Given all the interest in the sleep category, one might take a minute to wonder how other ingredients within the sleep set are performing. According to SPINS’s 2019 sleep-category numbers, sleep ingredients such as valerian are not seeing nearly the same level of sales that melatonin enjoys. The journal HerbalGram, published by the American Botanical Council (Austin, TX), reported in its latest annual Herb Market Report1 that in 2018, sales of valerian were $17 million in the U.S. mainstream channel and $7 million in the U.S. natural channel. Those aren’t numbers to sneeze at, but they do demonstrate that, by comparison, melatonin is the sleep star by far.
Grandner shares additional thoughts on sleep-support ingredients beyond melatonin, which he says is to date the most well-studied sleep supplement ingredient.
“There are a number of nutrients that have been studied in relation to sleep. Nearly all, though, have very little data to support them. Most nutrients thought to be sleep-promoting have only been studied in mice, or, if there are human studies, these are often small and poorly controlled. Some nutrients, such as chamomile, actually have no real supporting research on effects in humans. Others, such as valerian, have relatively extensive human research, but these studies generally show only weak effects. Some compounds, like L-theanine, have been studied for their calming effects, but very little work has been done evaluating their role as an actual sleep-promoting compound. Currently, the research in this area is very preliminary, and although there are some compounds that have shown promise, there are no clear indications that there are specific nutrients that have strong and reliable effects on sleep.”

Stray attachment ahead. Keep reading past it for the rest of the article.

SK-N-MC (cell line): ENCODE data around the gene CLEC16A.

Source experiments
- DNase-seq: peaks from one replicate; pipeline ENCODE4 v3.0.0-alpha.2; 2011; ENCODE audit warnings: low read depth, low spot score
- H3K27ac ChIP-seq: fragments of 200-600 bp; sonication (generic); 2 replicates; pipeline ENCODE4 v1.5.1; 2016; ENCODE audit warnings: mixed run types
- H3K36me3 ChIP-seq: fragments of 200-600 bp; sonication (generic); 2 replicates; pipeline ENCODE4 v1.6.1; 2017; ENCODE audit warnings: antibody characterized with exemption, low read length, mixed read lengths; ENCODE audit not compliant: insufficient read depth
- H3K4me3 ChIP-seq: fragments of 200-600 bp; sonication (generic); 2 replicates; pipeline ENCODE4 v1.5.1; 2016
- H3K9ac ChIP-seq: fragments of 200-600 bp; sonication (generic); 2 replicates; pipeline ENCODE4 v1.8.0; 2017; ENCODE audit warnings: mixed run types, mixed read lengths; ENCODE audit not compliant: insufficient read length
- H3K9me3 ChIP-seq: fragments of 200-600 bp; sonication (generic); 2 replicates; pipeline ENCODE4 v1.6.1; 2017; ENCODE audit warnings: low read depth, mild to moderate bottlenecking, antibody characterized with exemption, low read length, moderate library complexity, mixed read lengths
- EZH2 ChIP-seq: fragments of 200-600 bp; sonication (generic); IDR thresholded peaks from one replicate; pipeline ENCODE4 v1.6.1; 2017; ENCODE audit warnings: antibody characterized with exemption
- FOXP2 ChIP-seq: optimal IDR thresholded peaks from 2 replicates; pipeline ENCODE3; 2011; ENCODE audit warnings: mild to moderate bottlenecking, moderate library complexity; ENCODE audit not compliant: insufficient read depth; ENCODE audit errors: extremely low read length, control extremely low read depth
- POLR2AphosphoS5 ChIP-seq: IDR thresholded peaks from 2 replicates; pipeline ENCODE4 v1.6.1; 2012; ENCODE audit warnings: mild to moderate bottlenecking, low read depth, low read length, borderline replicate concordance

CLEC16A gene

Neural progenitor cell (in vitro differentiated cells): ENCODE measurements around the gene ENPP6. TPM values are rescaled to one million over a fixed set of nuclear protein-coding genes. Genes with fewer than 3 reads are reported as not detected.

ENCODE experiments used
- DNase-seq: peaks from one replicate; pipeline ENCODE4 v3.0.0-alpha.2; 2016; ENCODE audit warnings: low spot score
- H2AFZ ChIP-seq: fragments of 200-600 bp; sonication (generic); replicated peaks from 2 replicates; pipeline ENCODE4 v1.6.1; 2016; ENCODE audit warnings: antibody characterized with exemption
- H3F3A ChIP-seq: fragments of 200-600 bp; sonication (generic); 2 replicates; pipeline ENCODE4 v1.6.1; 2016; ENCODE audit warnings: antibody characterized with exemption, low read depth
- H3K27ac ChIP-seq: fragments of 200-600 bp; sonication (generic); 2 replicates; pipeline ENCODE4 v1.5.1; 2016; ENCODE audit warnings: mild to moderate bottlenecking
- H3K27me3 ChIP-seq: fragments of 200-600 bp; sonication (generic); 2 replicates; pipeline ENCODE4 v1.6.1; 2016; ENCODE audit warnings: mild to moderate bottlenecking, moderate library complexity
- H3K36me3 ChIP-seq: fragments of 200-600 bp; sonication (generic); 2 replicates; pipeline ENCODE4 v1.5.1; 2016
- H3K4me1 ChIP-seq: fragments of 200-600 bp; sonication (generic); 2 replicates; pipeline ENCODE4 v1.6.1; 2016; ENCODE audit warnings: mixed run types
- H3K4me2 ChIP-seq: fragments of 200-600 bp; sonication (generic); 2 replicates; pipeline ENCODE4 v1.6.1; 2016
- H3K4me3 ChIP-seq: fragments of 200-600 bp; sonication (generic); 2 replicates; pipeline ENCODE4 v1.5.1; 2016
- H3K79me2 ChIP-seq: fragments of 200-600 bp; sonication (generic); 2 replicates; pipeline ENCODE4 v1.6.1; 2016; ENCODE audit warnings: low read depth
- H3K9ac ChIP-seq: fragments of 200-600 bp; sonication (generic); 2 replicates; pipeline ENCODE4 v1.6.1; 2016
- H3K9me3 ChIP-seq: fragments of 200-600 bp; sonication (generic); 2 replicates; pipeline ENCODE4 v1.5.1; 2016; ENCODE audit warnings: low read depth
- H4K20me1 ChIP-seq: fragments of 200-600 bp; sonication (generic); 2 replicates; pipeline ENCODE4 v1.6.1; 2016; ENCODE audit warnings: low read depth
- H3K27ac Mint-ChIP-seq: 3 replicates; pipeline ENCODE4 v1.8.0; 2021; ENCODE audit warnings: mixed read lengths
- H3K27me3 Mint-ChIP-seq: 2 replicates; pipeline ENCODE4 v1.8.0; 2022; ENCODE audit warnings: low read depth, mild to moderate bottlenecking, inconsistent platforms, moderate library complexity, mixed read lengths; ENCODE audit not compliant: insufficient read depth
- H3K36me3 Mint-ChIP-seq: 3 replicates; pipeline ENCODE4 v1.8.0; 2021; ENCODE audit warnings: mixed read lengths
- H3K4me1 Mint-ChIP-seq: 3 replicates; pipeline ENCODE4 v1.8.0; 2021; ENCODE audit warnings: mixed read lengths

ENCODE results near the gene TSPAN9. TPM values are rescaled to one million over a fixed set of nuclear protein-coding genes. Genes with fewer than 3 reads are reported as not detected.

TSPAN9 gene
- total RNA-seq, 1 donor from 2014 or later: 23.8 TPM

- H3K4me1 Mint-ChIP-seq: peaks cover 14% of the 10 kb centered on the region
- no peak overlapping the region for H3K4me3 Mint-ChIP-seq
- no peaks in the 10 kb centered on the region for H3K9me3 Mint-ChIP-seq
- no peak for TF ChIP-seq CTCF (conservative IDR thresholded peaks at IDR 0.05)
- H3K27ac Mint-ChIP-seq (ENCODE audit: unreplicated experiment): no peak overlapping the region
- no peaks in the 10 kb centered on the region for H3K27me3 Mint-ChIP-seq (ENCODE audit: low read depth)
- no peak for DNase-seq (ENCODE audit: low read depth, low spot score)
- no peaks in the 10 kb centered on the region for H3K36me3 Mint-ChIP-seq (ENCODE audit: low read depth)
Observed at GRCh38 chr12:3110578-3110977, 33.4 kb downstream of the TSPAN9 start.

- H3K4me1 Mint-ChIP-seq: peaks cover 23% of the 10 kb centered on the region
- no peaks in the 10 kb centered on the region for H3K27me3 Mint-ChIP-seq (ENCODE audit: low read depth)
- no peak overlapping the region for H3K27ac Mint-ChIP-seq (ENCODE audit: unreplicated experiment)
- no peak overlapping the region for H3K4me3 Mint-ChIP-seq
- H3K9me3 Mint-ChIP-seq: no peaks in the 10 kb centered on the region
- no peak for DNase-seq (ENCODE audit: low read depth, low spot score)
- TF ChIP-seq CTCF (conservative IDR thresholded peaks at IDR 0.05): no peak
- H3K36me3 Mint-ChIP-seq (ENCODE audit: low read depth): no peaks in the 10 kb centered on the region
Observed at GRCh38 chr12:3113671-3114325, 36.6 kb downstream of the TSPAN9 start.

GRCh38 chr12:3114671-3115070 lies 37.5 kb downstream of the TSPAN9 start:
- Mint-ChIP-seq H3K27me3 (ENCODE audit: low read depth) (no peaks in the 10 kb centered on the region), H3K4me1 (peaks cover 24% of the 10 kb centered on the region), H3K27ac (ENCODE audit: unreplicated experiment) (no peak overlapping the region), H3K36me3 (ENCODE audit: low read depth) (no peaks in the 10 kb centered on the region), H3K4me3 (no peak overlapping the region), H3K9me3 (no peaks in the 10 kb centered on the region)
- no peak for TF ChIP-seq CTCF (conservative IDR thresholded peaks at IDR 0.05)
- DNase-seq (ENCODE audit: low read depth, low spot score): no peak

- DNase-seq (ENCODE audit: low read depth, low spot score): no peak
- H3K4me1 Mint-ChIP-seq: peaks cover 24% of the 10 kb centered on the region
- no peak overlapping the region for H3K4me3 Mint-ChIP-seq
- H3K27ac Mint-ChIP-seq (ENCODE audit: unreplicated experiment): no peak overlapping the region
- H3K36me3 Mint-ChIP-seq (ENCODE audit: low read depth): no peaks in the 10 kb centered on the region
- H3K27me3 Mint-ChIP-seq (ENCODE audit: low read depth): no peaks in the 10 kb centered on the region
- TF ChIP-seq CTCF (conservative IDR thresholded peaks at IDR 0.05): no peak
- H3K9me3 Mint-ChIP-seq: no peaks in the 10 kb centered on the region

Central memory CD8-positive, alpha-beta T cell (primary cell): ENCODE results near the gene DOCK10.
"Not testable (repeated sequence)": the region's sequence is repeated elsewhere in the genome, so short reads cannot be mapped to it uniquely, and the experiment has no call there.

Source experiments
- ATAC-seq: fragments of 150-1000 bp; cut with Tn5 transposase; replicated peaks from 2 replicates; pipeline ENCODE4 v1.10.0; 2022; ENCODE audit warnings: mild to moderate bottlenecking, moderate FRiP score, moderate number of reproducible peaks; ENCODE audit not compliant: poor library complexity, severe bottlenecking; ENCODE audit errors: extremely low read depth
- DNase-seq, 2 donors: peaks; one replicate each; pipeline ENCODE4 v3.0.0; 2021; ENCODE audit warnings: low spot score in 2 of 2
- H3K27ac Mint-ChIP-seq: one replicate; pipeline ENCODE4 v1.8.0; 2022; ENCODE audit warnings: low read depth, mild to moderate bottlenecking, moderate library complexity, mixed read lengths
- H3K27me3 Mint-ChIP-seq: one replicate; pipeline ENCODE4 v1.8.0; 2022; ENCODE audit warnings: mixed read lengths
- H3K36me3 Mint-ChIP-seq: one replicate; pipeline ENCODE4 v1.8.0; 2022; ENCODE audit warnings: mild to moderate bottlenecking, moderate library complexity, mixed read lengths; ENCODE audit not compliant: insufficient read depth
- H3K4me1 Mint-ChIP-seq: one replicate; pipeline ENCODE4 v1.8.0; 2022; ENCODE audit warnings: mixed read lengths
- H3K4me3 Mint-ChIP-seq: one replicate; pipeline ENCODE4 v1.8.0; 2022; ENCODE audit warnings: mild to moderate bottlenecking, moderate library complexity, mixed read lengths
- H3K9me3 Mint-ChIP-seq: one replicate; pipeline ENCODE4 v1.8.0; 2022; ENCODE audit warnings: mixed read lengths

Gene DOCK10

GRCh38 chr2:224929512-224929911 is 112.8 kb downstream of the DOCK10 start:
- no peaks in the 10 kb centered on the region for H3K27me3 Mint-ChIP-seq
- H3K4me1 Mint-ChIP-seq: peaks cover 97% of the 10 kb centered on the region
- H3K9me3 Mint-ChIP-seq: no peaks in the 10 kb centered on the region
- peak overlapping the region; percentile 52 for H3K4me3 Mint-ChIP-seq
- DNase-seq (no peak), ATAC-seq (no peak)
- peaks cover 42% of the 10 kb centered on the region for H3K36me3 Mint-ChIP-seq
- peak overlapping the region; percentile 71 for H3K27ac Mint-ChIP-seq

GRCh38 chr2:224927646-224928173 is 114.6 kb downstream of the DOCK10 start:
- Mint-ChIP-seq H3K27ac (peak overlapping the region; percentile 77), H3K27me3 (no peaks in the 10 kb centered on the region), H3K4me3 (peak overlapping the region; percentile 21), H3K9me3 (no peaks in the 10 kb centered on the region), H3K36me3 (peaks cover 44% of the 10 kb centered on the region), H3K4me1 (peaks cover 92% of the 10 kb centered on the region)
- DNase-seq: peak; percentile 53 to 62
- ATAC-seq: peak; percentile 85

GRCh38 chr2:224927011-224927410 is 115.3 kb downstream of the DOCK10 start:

The search for sleep aids goes on nevertheless. The Centers for Disease Control and Prevention notes that one-third of U.S. adults report not getting the recommended amount of sleep. Moreover, says the CDC, “Not getting enough sleep is linked with many chronic diseases and conditions—such as type 2 diabetes, heart disease, obesity, and depression—that threaten our nation’s health.”2
- Smith T. “Herbal supplement sales in US increase by 9.4% in 2018.” HerbalGram, no. 123 (2019). Accessed at: http://cms.herbalgram.org/herbalgram/issue123/files/HG123-HMR.pdf
- “Sleep and Sleep Disorders.” Centers for Disease Control and Prevention website. Accessed January 29, 2019, at https://www.cdc.gov/sleep/index.html
- Bruni O et al. “Current role of melatonin in pediatric neurology: clinical recommendations.” European Journal of Paediatric Neurology, vol. 19, no. 2 (March 2015): 122-133